wolc123

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About wolc123

  • Rank
    Elite NY Hunter
  • Birthday 12/25/1964

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  • Gender
    Male

Extra Info

  • Hunting Location
    9F, 6C
  • Hunting Gun
    Marlin M512 / Ruger M77 30/06 / Marlin 336BL / TC Omega 50 cal / Ithaca 37 16 ga / Remington 870 12 ga
  • Bow
    Barnett Recruit
  • HuntingNY.com
    Google

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  1. wolc123

    Hypocrites at Best.

    ?
  2. wolc123

    What's for dinner tonight?

    Moma did well today. Stir-fry made with sliced "big" button buck "hidden tenderloins" cooked medium rare. Might be the tastiest oriental dish we have ever had.
  3. wolc123

    I was gone a few days....

    God is out and porn is in. How long will it be till dope is legal ?
  4. wolc123

    advice for a NY bear hunt

    My father in-law lives near the Lewis/St Lawrence county line (WMU 6C). He has been after me to shoot him a bear, so that he can make a rug, since they began building their retirement lake-house up there 6 years ago. He does not hunt or fish himself, but wants to decorate their place with native species. I managed to kill a nice Adirondack 8-point buck up there, and had a shoulder mount made for him in 2014. It looks kind of lonely up there all by itself on that wall. He still complains on occasion about my release of a 22" smallmouth bass, back into the lake, a few years ago. On the year they bought the land, his relator friend (who sold it to them) got an arrow into a big bear up on the mountain behind their house, but did not recover it. I have yet to see one alive during the last 6 early ML seasons. I did see a big dead one in the skinning shack at Nolt's (in Lowville) when I dropped a doe off there on an 80 degree, early-October day in 2016. Reading about the bear's attraction to apples on this thread gives me an idea how to step up my game a little this year. I have had good luck with deer while sipping on hot cider from a thermos. I usually reserve that tactic for cold weather, but nothing is stopping me from bringing a thermos of cider along on an early, warm-weather bear hunt. Baiting may not be legal, but drinking a warm beverage is. A nice thing about WMU 6C, during the (3) day early crossbow, followed by the (7) day early ML/crossbow season, is that antlerless deer are legal to kill. There is a pretty good population of them up there (I see about six per every one with antlers). They make nice "targets of opportunity", when you are out after bear. There is enough ag in the area, to make their meat taste good, which would likely apply to bears also. More often than not, those 10 days also include the peak fall foliage. You would be hard pressed to find better scenery on the face of the earth than you can find up there at that time. Good deer hunting, fishing and great scenery are worth the price of admission even if no bears show up. Adding my mother in law's spectacular cooking to all of that makes it tough to keep me out of there at that time. Good luck on your quest.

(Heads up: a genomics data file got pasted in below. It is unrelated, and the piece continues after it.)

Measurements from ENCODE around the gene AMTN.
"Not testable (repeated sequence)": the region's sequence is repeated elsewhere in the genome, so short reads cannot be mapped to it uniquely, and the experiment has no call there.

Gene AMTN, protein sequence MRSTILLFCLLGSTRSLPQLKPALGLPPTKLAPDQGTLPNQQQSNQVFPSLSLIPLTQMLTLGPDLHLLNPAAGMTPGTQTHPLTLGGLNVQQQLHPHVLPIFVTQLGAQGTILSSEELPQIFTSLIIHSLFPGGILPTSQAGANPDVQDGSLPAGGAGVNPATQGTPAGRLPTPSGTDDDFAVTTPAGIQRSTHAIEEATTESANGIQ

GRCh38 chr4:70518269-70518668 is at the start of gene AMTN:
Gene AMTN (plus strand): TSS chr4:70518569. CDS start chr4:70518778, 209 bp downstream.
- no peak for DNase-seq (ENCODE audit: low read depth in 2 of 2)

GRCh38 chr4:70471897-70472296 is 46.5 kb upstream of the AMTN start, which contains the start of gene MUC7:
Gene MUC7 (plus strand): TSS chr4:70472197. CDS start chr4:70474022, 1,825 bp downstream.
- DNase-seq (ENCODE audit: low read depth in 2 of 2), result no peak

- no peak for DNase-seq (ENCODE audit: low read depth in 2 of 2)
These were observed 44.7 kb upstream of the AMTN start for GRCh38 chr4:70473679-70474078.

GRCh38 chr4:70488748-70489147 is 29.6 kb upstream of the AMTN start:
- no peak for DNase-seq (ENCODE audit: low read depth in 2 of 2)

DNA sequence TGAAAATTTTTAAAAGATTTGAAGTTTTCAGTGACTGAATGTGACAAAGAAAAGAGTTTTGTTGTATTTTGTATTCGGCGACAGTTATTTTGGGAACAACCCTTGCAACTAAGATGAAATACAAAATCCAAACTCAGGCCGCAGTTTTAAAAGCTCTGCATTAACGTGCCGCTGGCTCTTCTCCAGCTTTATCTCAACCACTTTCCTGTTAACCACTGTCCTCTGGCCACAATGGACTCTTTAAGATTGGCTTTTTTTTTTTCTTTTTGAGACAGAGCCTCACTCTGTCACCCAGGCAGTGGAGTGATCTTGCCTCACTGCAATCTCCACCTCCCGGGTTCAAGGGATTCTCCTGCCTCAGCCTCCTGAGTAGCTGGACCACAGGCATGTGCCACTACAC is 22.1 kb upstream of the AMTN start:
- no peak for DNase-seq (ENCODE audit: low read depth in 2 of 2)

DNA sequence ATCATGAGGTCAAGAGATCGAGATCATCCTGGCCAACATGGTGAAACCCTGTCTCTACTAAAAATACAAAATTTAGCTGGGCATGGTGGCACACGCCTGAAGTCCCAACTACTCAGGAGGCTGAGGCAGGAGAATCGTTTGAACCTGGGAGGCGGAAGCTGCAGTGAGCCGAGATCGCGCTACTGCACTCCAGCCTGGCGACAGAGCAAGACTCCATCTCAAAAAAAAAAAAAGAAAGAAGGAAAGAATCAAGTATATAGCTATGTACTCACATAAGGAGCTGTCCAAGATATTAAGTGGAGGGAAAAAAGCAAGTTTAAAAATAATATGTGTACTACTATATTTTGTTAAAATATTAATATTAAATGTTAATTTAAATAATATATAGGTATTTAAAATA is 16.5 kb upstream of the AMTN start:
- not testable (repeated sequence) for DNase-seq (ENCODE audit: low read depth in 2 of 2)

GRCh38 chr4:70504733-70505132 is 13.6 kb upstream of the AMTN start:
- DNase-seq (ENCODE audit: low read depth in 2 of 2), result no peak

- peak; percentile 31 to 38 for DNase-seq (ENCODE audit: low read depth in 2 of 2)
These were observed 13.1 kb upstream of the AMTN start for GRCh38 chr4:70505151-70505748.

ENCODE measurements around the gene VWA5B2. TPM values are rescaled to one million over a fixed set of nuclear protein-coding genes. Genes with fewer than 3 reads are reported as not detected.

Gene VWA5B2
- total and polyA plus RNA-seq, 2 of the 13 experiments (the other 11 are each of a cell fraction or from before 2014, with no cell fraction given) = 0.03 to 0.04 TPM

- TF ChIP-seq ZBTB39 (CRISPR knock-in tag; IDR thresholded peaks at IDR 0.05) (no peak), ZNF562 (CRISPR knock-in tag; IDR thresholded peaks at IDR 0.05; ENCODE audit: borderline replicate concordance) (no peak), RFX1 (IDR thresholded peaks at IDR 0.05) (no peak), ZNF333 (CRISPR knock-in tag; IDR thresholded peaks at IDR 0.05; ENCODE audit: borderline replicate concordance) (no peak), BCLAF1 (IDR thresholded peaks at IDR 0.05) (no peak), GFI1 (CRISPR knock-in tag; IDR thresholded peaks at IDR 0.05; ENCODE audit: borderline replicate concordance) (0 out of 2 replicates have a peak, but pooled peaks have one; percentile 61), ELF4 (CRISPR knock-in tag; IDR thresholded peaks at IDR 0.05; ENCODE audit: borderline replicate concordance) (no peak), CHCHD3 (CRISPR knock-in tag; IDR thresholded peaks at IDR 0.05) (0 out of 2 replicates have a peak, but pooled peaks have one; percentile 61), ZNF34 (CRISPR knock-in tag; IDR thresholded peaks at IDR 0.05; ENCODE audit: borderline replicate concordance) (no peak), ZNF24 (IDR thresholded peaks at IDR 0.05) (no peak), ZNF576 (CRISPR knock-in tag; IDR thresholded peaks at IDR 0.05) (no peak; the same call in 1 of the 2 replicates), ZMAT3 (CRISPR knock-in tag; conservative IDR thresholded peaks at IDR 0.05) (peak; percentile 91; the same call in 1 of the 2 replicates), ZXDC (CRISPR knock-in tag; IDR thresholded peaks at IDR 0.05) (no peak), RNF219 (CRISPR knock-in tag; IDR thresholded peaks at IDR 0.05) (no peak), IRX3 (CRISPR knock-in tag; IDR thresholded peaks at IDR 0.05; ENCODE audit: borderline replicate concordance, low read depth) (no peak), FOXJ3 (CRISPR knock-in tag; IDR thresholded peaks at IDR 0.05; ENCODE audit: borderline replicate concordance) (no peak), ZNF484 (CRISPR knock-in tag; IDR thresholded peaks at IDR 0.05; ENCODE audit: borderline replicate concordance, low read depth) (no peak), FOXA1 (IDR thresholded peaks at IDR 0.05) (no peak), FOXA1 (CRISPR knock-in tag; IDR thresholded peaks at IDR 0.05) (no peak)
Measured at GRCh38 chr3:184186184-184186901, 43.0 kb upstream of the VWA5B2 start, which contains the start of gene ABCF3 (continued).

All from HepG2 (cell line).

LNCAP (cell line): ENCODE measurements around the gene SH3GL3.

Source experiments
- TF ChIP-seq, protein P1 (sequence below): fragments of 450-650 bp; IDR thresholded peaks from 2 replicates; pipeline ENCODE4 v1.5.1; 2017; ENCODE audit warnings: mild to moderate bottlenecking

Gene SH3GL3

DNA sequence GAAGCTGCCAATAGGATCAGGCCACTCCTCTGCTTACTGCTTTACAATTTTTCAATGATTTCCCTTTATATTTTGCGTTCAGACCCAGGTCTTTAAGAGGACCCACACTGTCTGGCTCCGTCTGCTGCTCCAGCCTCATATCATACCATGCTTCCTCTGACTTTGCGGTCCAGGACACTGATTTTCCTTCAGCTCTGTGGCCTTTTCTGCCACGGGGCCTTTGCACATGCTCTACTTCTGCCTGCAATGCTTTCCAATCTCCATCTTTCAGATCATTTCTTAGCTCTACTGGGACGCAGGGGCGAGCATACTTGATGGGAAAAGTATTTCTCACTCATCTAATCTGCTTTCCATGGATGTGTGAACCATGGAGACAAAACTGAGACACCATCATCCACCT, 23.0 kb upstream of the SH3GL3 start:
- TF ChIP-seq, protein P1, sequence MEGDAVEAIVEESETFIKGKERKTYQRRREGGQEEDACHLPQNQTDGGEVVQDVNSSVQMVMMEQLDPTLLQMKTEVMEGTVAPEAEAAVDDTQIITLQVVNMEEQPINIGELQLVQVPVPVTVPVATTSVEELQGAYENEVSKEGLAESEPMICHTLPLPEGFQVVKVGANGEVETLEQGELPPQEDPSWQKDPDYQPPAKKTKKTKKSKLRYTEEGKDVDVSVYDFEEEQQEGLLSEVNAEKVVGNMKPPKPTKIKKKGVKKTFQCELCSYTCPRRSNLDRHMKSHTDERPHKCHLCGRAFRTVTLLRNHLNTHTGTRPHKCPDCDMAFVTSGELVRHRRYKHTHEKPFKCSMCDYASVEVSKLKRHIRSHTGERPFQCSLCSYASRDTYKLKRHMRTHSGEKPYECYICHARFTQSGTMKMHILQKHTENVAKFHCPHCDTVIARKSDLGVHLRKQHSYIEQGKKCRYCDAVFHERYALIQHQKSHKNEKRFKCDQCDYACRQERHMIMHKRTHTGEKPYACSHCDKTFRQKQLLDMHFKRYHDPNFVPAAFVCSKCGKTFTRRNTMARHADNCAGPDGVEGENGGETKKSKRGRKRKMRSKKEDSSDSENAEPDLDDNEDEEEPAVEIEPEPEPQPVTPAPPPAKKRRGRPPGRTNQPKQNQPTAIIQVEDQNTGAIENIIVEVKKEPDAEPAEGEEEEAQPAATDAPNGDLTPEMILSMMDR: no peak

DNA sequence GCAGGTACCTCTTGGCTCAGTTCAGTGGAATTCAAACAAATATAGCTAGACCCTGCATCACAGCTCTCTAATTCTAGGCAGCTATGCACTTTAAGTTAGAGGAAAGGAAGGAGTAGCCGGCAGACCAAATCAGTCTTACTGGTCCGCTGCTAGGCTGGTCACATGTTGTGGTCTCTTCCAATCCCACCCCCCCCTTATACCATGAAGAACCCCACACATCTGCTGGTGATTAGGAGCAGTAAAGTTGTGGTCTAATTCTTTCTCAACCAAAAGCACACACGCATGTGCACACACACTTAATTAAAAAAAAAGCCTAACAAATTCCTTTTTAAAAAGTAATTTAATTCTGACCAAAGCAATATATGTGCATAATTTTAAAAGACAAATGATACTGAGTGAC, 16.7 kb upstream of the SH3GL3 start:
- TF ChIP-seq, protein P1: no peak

5. It is in your best interest to develop and maintain good relations with the neighbors. My folks farm, a few miles west of that location (where there is lots of AG), has been in the family for about a century. The block inside their "L-shaped" woods, is a big overgrown field that had been "no-mans" land for many years. A neighbor, around the corner, bought it at a tax-auction a couple years ago. He had it surveyed, and put many posted signs on the property lines. As it turned out, one of my stands, which I thought was on the back of my folk's "L", was actually on his land. He left blunt notes, with his contact info on it, and another that I had about 10 feet from the line. In more than 30 years of hunting those woods, I had killed just a handful of 1-1/2 year old bucks, and one button-buck. The hunting was never that great, due mostly to trespassing issues. There were very few hunts, when I did not see others wandering off that overgrown field, into our woods. They ignored the widely spaced posted signs that we put up along the edges. It is hard to exaggerate the improvement since that neighbor bought that overgrown field and laid down the law. My folks farm has yielded big-bodied 3-1/2 year old bucks for me the last two seasons, and what may be my largest ever button-buck last year. I also blew it on a nice doe last season, which would have been my first one of those over there. I have not seen a sign of another hunter in those woods since that neighbor entered the scene. I do my best to maintain good relations with him. Two seasons ago, I ate my gun buck tag, rather than killing a smaller buck late in the season, that was just on his side of the line. This year, I called him after downing my heavy swamp buck on opening day, to ask if I could drag it over the dry land on the corner of his field. As it turned out, my brother showed up with a big sled and we were able to use that and float it out over the water instead. The neighbor was nice enough to send me some trail cam photos he had of it though. He also sent me trail cam photos of the one I killed the year prior. He has given me permission to enter his land and retrieve wounded deer if necessary (if I call him first), and we have reciprocated.